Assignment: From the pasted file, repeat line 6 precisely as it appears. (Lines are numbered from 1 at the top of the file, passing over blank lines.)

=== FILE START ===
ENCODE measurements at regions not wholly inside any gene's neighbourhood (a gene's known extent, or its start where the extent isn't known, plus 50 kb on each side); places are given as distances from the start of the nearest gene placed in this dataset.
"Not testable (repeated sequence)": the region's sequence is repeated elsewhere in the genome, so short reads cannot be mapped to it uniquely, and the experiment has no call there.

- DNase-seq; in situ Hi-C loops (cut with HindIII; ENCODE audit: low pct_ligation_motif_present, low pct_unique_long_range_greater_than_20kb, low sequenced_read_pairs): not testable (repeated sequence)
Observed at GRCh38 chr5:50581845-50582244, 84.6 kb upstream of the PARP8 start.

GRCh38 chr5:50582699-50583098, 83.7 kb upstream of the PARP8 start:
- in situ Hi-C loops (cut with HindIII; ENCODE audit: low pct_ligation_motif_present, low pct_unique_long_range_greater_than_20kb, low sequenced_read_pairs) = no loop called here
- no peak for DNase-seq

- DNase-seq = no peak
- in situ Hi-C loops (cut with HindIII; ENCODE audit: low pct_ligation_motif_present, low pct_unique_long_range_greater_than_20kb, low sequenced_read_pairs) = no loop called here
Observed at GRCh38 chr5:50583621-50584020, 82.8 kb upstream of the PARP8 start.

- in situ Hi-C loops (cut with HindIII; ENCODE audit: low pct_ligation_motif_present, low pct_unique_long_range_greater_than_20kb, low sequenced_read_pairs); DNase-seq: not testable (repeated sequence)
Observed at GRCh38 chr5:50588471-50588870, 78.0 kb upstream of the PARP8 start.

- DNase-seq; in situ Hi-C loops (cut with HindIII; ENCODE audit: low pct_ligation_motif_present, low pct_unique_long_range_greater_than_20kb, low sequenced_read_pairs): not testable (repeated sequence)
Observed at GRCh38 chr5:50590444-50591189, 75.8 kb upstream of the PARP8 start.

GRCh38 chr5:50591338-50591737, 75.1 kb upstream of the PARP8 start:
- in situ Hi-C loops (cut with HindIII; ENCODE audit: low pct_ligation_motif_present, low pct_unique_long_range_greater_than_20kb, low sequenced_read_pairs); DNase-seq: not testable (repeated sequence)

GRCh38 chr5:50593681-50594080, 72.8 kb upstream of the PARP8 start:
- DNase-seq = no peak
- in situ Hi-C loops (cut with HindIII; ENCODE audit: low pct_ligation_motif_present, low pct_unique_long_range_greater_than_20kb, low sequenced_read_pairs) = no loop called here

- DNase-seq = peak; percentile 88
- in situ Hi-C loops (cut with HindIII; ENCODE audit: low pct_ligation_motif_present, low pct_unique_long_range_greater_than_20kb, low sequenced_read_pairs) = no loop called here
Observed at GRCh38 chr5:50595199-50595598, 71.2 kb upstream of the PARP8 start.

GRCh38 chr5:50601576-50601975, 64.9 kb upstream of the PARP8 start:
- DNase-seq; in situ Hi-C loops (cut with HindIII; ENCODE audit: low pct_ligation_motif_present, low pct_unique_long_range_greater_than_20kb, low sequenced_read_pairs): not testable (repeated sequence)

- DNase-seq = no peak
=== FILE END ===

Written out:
- in situ Hi-C loops (cut with HindIII; ENCODE audit: low pct_ligation_motif_present, low pct_unique_long_range_greater_than_20kb, low sequenced_read_pairs) = no loop called here